First ionization:H2CO3(aq)+H2O(l)H3O+(aq)+HCO3(aq)KH2CO3=[H3O+][HCO3][H2CO3]=4.3×10−7First ionization:H2CO3(aq)+H2O(l)H3O+(aq)+HCO3(aq)KH2CO3=[H3O+][HCO3][H2CO3]=4.3×10−7

The bicarbonate ion can also act as an acid. It ionizes and forms hydronium ions and carbonate ions in even smaller quantities.

Second ionization:HCO3(aq)+H2O(l)H3O+(aq)+CO32−(aq)KHCO3=[H3O+][CO32−][HCO3]=5.6×10−11Second ionization:HCO3(aq)+H2O(l)H3O+(aq)+CO32−(aq)KHCO3=[H3O+][CO32−][HCO3]=5.6×10−11

KH2CO3KH2CO3 is larger than KHCO3KHCO3 by a factor of 104, so H2CO3 is the dominant producer of hydronium ion in the solution. This means that little of the HCO3HCO3 formed by the ionization of H2CO3 ionizes to give hydronium ions (and carbonate ions), and the concentrations of H3O+ and HCO3HCO3 are practically equal in a pure aqueous solution of H2CO3.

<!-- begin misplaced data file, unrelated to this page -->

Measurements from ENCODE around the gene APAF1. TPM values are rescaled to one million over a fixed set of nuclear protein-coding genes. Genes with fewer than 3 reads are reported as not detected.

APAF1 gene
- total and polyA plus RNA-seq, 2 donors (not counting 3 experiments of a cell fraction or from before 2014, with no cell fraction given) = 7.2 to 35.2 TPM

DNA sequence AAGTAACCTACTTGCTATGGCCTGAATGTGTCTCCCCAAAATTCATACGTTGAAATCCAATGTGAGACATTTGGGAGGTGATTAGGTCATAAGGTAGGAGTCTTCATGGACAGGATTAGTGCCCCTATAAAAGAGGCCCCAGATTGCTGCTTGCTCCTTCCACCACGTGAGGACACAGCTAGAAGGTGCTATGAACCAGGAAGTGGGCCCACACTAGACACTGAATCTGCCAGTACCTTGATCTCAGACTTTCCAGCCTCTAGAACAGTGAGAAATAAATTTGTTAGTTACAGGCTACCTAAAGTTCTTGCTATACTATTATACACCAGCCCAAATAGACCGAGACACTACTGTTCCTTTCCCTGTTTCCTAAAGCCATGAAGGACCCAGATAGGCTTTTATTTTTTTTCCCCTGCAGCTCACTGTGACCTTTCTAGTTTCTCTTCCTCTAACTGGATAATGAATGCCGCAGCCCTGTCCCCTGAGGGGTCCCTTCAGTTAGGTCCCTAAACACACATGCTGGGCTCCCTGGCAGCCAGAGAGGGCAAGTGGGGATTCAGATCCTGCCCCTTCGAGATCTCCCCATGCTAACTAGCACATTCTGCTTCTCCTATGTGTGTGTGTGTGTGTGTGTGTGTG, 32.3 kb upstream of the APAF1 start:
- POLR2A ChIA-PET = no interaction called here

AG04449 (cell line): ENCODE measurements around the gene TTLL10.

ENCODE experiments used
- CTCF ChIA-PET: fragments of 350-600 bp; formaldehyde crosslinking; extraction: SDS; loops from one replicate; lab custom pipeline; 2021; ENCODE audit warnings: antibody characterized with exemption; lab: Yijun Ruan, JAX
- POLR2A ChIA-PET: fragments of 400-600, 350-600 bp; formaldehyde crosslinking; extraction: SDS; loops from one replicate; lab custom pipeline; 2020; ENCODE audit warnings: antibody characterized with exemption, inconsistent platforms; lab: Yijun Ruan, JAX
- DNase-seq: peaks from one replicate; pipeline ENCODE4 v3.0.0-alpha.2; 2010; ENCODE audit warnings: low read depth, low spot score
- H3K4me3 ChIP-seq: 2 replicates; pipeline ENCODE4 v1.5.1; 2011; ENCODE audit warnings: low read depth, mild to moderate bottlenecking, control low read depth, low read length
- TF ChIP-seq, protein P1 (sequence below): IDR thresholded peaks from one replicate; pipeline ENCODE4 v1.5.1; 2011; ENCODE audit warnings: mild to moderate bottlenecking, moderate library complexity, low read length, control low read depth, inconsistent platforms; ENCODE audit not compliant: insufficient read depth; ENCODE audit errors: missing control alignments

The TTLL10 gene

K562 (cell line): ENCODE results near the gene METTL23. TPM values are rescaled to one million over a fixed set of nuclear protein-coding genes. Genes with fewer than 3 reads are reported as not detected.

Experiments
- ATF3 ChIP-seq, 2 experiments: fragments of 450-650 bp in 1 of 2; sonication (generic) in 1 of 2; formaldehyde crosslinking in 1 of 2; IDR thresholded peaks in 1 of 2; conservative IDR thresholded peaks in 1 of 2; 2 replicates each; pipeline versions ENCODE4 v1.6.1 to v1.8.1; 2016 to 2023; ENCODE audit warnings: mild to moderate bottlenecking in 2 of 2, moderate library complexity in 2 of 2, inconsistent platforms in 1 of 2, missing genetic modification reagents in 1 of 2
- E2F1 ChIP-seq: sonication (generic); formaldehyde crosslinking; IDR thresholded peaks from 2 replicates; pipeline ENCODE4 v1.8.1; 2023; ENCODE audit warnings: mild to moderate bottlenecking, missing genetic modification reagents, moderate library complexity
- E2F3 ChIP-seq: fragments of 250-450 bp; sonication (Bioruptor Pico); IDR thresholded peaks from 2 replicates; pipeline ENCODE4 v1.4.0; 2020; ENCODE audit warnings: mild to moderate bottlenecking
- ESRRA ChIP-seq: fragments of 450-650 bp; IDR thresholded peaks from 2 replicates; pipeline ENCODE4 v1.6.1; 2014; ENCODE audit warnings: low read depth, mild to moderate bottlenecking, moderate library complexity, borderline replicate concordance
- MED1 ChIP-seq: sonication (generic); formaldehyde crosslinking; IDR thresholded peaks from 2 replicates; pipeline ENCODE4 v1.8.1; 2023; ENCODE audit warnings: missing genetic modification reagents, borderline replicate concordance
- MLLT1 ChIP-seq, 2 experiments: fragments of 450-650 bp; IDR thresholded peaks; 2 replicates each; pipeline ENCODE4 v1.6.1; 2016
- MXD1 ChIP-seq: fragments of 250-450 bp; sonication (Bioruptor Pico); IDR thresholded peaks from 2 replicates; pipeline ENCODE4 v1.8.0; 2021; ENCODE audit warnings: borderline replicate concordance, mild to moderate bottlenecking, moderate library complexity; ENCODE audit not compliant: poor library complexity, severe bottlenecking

If the first ionization constant of a weak diprotic acid is larger than the second by a factor of at least 20, it is appropriate to treat the first ionization separately and calculate concentrations resulting from it before calculating concentrations of species resulting from subsequent ionization. This can simplify our work considerably because we can determine the concentration of H3O+ and the conjugate base from the first ionization, then determine the concentration of the conjugate base of the second ionization in a solution with concentrations determined by the first ionization.

Example 14.19

Ionization of a Diprotic Acid

When we buy soda water (carbonated water), we are buying a solution of carbon dioxide in water. The solution is acidic because CO2 reacts with water to form carbonic acid, H2CO3. What are [H3O+],[H3O+], [HCO3],[HCO3], and [CO32−][CO32−] in a saturated solution of CO2 with an initial [H2CO3] = 0.033 M?
H2CO3(aq)+H2O(l)H3O+(aq)+HCO3(aq)Ka1=4.3×10−7H2CO3(aq)+H2O(l)H3O+(aq)+HCO3(aq)Ka1=4.3×10−7